Donald Trump's hush money conviction could dampen support among key voters, poll shows

WASHINGTON – Former President Donald Trump’s felony conviction could bump his support among a small group of crucial voters in the 2024 presidential election, according to a new poll published on Monday.

A Politico Magazine/Ipsos survey conducted between June 7-9 found that a plurality (40%) of respondents, said the verdict did not impact their odds of voting for Trump and wasn't an important factor in their electoral decision. But a critical 21% of independents polled said they are now less inclined to support the former president, and his conviction will be an important factor in how they vote.

Though a small percentage of Americans, these independents could have major influence over the results of a close November election between Trump and President Joe Biden if they vote. The race is likely to hinge on tight margins.

Trump was found guilty in late May on 34 counts of falsifying business records to conceal hush money payments made to adult film star Stormy Daniels before the 2016 presidential election.

A majority of Americans surveyed (70%) said in the poll released Monday that they were familiar with the trial and the three other indictments facing the former president in state and federal courts, including on charges that he attempted to steal the 2020 election.

In the Politico/Ipsos poll, respondents' views on whether the trial was fair and if Trump was guilty were split along party lines. Only 16% of Republicans polled said they believed Trump was guilty and even fewer (12%) said the trial was impartial. More than 90% of Democrats and 50% of independents said Trump was guilty, and 85% and 46%, respectively, said he received a fair trial.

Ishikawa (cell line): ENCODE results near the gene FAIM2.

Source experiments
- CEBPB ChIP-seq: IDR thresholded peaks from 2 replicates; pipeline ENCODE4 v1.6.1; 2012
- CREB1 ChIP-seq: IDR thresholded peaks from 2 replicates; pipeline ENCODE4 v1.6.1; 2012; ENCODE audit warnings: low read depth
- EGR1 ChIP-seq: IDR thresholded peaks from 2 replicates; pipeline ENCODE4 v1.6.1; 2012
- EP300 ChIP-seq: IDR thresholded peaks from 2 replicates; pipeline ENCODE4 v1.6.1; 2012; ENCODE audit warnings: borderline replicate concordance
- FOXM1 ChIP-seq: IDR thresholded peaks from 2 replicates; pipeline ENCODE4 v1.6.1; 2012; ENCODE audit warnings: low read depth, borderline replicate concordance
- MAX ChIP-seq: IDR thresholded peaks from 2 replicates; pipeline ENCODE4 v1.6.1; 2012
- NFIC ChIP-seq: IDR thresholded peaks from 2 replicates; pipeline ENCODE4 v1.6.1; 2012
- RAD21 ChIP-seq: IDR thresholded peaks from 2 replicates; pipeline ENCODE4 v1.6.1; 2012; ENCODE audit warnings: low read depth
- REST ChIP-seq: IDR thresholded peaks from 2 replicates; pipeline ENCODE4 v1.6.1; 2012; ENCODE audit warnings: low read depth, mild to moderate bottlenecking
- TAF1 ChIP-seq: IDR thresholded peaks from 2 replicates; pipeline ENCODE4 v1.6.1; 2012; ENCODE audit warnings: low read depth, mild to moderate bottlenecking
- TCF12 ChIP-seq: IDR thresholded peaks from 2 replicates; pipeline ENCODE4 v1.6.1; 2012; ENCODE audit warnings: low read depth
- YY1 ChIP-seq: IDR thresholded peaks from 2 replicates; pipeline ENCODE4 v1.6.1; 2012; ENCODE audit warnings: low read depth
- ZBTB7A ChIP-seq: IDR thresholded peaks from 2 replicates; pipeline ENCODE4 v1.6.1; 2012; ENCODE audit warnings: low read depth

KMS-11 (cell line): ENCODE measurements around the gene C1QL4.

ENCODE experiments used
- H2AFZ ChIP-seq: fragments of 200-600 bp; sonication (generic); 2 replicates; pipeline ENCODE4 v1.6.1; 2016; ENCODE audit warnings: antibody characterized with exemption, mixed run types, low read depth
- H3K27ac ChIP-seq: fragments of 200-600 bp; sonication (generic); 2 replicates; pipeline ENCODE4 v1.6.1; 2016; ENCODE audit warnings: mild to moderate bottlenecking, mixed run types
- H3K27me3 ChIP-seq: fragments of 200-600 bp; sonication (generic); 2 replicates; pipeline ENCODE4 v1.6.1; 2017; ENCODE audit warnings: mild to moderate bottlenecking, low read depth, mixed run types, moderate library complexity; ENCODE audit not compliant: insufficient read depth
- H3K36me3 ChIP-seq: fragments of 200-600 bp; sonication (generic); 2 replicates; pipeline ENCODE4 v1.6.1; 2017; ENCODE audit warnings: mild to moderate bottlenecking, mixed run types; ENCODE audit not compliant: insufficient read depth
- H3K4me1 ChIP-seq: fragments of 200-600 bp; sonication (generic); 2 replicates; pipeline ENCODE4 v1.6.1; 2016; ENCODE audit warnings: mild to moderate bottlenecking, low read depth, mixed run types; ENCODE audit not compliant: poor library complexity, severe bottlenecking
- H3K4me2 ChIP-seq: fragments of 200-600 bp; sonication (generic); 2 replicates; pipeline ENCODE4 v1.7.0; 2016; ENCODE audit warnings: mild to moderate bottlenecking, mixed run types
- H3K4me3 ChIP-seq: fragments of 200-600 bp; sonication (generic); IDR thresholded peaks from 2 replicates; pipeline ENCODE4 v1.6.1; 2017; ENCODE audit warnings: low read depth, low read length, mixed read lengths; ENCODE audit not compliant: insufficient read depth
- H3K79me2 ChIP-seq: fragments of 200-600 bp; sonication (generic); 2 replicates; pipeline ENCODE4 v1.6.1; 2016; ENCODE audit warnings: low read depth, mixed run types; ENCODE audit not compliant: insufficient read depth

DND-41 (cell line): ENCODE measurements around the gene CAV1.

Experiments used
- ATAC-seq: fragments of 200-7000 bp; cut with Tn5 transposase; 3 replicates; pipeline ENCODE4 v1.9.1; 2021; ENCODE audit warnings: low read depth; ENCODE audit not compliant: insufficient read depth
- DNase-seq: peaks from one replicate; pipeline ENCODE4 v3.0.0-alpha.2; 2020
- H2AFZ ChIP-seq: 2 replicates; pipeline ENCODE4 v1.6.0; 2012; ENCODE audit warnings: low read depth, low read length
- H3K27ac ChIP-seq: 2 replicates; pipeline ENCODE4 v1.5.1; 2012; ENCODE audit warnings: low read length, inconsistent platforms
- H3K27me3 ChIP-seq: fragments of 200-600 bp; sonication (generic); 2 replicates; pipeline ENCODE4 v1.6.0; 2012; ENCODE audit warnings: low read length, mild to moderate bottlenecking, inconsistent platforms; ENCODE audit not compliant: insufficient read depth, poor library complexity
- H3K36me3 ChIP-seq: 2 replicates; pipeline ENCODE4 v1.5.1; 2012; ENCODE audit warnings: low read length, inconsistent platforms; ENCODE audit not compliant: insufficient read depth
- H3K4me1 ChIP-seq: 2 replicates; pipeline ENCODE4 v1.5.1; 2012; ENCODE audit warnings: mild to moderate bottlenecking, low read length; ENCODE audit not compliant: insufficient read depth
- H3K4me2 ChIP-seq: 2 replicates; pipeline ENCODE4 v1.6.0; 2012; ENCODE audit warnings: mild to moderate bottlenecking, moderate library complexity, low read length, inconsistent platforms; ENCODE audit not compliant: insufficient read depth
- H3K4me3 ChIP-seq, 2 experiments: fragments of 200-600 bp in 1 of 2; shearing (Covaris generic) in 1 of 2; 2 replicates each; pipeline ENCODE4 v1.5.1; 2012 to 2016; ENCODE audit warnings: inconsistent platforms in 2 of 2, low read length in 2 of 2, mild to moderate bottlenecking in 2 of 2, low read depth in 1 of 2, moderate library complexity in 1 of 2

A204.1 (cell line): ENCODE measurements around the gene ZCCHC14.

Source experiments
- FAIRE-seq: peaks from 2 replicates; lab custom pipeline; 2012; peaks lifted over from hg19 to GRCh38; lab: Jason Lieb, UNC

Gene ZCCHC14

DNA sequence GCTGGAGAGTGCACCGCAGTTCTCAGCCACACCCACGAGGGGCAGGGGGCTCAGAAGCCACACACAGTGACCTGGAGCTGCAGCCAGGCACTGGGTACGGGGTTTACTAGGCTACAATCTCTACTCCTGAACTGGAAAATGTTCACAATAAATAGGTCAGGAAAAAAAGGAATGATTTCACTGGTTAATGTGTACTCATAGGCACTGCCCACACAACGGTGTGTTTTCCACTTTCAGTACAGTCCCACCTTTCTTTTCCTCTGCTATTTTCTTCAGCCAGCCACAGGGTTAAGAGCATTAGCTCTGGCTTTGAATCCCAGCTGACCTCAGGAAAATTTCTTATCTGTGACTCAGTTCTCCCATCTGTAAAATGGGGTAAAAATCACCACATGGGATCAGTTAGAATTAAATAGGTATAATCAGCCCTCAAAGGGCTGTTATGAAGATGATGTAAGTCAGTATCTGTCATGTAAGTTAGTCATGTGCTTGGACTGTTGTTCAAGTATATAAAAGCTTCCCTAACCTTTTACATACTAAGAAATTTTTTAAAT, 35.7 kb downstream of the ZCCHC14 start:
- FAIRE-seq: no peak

Of those polled, a whopping 40% also said Trump should be imprisoned for his crimes, including 42% of independents.

With a little more than five months to go until the general election, the race is still very much in flux, and voter opinions could shift. Prior to Trump’s conviction, national and swing state polls showed the former president with a slight advantage over his Democratic opponent, and surveys didn't show a massive shift in the days after Trump's verdict.

Trump could be sentenced to as much as 20 years in prison following his conviction, or as little as a financial penalty. His sentencing hearing is set for July 11, just a few days before the start of the Republican National Convention.

A prison sentence wouldn’t bar Trump from running for president, but it could prevent him from voting in the 2024 election based on a patchwork of state laws.

The poll released Monday has a margin of sampling error of +/- 3.2 percentage points

This article originally appeared on USA TODAY: Trump's felony conviction could hurt support among key voters: New poll